Home WNBA Articles and Highlights Connecticut Sun Dominates Dallas Wings In Game One Of Their First Round...

Connecticut Sun Dominates Dallas Wings In Game One Of Their First Round Series

113
0
Photo Credit: Clay Johnson

Uncasville, Conn. — When the playoffs starts it seems like Suns’ Jonquel Jones takes her game to another stratosphere of sorts.

Jones scored 19 points and eight boards, Alyssa Thomas chipped in 15 points, 10 rebounds and seven assists and the Connecticut Sun defeated the Dallas Wings 93-68 on Thursday night in Game 1 of their first-round series at the Mohegan Sun Arena.

The loss marks Dallas’ eighth straight playoff loss, tying the league’s longest losing streak in postseason history.

The Sun used a 10-0 spurt four minutes in Thursday’s game to subdue the Wings. Dallas trimmed the deficit to three points but a 13-0 run from Connecticut in the third put the game out of reach for good. Connecticut led by as many 20.

“I’ve never been around someone that’s as consistent with her effort, her passion to play,” Miller said of Thomas. “She sees things before they happen, really understands the game, so that combination of effort, basketball IQ makes her really special.  There’s no one in this league that plays harder. There’s no one. Zero. There’s no one in this league that’s more versatile, that can guard more positions than her.”

With 30 seconds left in the contest, 2021 MVP Jonquel Jones sat on the bench with a towel wrapped over her head. The Sun was up by plenty, so she bent down and untied her sneakers. She put in a night’s work.

For the first time in two years, the Sun started the WNBA playoffs with a win.

“We’re locked in. We’re focused. We know what playoffs are all about,” the Sun’s Alyssa Thomas said. “Everyone’s talking about how they beat us in the regular season, but those wins don’t matter because it’s all about how you finish. They’re coming into our house. We’re hungry and we’re ready and it’s a dogfight out there.”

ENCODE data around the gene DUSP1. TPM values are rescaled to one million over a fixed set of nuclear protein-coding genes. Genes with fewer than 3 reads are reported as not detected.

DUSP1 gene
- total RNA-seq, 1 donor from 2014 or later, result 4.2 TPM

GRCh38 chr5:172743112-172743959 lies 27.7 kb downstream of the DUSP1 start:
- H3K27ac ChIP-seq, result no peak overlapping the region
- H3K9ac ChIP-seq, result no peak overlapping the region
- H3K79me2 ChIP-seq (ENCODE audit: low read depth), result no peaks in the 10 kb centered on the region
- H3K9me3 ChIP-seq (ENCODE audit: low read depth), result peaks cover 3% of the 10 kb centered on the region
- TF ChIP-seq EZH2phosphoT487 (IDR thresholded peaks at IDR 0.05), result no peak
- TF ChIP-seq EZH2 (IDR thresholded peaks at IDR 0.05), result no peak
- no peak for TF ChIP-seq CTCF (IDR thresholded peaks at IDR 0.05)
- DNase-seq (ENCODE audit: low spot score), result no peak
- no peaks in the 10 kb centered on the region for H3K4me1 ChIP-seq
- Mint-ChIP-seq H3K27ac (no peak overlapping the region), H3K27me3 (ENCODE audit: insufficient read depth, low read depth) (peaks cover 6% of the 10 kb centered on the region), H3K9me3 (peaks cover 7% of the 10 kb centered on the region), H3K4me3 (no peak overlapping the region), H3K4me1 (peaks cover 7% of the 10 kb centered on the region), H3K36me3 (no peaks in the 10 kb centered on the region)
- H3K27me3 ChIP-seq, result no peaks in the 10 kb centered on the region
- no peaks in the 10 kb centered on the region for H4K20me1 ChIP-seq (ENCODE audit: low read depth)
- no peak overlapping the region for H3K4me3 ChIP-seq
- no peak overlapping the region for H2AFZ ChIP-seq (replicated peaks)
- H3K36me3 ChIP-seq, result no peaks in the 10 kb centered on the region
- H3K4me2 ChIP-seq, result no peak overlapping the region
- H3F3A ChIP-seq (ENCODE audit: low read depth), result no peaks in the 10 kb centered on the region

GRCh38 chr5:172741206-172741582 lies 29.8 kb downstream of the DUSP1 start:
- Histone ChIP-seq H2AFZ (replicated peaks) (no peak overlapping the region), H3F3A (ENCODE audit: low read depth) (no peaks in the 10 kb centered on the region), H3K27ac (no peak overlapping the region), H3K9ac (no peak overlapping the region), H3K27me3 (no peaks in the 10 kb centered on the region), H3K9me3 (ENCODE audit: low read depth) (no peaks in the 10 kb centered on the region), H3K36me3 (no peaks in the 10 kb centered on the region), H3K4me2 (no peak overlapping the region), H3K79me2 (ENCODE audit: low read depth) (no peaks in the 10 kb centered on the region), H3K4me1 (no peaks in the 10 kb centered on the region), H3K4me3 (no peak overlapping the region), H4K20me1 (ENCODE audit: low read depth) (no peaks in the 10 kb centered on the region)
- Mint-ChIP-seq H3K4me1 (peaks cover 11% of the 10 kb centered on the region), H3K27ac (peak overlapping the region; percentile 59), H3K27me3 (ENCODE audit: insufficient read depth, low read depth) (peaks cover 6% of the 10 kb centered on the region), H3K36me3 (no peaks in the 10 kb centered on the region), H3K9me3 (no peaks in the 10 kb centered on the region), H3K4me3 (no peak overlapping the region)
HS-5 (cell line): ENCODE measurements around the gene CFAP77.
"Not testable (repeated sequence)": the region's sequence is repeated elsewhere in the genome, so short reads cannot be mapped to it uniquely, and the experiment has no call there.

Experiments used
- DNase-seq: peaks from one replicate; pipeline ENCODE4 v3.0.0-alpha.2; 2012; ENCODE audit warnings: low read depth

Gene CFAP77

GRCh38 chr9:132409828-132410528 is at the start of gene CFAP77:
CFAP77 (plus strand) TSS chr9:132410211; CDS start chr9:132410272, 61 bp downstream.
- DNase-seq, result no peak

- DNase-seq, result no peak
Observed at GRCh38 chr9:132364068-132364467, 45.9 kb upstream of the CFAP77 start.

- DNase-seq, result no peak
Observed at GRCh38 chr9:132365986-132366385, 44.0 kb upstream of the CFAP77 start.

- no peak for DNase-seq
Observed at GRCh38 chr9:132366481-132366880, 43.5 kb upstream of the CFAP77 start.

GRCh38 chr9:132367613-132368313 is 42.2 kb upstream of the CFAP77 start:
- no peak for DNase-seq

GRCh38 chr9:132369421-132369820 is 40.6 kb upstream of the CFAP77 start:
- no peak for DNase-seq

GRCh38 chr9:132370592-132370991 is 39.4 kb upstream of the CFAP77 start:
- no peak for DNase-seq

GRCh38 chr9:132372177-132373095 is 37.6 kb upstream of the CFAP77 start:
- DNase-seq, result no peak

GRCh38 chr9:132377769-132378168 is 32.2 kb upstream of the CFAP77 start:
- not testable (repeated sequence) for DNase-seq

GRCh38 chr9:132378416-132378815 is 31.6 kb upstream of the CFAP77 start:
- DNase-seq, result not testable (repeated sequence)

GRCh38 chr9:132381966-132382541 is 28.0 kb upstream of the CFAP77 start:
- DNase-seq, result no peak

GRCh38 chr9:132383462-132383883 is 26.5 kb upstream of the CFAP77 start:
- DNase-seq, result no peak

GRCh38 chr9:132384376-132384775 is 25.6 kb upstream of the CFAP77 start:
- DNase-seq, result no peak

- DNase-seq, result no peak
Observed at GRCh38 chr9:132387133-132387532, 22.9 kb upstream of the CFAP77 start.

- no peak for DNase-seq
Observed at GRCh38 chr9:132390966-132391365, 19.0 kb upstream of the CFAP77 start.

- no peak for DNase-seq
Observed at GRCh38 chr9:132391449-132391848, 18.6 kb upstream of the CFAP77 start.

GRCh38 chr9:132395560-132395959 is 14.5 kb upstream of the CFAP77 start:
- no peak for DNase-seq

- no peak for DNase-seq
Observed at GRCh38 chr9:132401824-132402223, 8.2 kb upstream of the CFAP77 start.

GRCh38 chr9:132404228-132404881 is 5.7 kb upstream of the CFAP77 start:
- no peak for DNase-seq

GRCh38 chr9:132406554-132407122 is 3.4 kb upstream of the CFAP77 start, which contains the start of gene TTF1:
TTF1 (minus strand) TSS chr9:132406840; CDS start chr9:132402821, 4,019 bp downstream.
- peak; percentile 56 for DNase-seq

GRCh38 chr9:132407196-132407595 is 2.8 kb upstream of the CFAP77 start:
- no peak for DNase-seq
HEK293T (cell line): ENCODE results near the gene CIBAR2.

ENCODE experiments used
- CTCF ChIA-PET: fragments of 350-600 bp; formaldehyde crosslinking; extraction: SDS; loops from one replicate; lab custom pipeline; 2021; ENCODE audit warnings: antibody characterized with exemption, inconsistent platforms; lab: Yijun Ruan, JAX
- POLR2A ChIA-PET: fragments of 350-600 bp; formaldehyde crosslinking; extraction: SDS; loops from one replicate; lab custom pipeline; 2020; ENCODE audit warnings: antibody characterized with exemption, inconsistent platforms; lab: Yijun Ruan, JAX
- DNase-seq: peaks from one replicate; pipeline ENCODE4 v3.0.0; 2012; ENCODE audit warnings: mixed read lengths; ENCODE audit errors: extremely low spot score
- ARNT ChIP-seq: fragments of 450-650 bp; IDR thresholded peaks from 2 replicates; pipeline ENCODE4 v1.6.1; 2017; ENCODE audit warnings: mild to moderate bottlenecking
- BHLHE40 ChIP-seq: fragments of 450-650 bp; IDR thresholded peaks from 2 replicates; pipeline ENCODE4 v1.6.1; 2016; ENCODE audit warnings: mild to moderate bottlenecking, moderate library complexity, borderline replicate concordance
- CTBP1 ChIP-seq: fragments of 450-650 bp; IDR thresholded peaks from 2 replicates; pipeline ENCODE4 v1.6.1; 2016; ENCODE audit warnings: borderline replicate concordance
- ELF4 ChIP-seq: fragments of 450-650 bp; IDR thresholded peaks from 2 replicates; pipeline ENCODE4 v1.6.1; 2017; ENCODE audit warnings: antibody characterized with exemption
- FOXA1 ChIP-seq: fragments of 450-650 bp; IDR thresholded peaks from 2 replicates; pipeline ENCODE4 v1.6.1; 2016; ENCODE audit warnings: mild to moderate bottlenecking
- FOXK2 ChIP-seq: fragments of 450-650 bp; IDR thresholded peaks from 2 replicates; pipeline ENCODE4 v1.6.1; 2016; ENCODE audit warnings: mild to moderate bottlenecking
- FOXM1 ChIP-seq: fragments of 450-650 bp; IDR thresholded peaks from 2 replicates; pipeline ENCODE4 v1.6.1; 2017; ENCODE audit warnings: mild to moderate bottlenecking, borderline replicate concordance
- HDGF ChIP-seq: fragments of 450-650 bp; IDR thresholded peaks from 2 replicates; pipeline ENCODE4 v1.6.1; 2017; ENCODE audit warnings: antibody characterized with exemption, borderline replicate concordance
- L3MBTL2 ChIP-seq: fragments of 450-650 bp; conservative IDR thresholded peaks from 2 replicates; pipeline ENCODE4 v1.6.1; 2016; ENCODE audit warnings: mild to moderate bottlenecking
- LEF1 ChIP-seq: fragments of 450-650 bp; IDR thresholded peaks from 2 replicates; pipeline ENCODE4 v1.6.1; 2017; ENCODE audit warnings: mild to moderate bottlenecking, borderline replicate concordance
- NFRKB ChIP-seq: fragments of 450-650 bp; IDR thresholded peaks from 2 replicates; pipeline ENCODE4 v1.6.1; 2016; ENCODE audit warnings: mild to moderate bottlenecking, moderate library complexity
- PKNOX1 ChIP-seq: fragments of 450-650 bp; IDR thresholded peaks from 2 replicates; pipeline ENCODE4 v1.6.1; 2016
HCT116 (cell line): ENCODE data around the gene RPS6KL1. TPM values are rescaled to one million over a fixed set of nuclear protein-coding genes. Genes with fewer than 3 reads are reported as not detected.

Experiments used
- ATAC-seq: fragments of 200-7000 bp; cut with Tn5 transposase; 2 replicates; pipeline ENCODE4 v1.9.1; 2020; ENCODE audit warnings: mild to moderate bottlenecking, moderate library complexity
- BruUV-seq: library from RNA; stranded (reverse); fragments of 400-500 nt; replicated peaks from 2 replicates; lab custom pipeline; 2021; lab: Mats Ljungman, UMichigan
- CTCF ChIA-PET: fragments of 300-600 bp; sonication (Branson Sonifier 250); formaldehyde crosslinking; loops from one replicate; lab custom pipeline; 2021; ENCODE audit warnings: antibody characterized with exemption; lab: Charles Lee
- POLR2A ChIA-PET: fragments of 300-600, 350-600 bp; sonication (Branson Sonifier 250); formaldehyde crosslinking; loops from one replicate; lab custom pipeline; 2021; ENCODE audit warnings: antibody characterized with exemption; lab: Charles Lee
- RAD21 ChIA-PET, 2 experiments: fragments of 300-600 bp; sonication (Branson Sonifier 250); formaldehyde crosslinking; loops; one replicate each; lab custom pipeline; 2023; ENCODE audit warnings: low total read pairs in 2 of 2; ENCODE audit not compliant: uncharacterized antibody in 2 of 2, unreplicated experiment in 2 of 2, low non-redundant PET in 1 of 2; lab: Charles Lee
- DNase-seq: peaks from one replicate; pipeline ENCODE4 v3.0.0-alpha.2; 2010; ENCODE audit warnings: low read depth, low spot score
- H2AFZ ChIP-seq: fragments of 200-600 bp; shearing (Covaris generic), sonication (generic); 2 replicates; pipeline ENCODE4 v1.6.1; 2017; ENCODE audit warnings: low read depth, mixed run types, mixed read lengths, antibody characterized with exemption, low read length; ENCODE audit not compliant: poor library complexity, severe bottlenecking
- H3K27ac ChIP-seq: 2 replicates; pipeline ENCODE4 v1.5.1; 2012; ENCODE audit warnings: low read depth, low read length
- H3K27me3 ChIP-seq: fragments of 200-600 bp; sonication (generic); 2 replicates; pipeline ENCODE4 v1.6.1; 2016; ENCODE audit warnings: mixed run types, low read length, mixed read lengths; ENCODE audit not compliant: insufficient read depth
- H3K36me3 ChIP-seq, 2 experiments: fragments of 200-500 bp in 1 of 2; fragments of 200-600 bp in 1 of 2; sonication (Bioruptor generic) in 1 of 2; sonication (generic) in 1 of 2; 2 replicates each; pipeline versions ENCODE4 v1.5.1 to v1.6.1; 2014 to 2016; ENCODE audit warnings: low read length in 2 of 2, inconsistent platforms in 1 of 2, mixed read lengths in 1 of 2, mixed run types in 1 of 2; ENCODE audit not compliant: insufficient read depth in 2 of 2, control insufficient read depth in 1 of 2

The Connecticut’s starters paced the offense, especially after backup center Brionna Jones took a seat on the bench after being called for her third personal foul six minutes into the second quarter.

Photo Credit: Clay Johnson

“When we’re best is when we have great balance,” Sun coach and general manager Curt Miller said. “So you look at our shot distribution, we had great shot distribution among players. We didn’t get stuck playing through one action or one person tonight and it was an overall great team effort.”

The Sun defense held Dallas’ center Teaira McCowan to just six shot attempts and seven points in 27 minutes. Their suffocating defense forced the Wings into 17 turnovers, which resulted in 20 points.

Playing without leading scorer Arike Ogunbowale, who is out for the first round of playoffs due to an injury, Dallas had to rely heavily on Satou Sabally.

Playing in her first game since July 12, Sabally came off the bench and was an instant spark for Dallas. In her first three minutes, she scored six points including a half-court buzzer-beater to end the first quarter and trimmed Dallas’ deficit to three points. By halftime, she led Dallas with 10 points and two boards but the Wings went into the break still down by ten 47-37.

Allisha Gray led Dallas with 17 points. Tyasha Harris chipped in 13 points and Marina Mabrey had 11.

“We did not show energy. We did not come out to play basketball,” Dallas coach Vickie Johnson said. “We didn’t throw the first punch; they threw the first punch. I didn’t recognize our team tonight. We went back to our old habits, complaining, not taking accountability, looking at ourselves first.”

The Sun host Dallas on Sunday at Mohegan at noon (ESPN) for Game 2 of the series. If the Wings win, a third and deciding game will be played in Dallas on Wednesday, with the winner advancing to the semifinals.

Game 2 of the best-of-three series is Sunday in Uncasville.

“We’ve been working the entire season to be here, so we don’t want to squander this opportunity,” Jones said of the home-court advantage. “We got to come up with that right intensity.”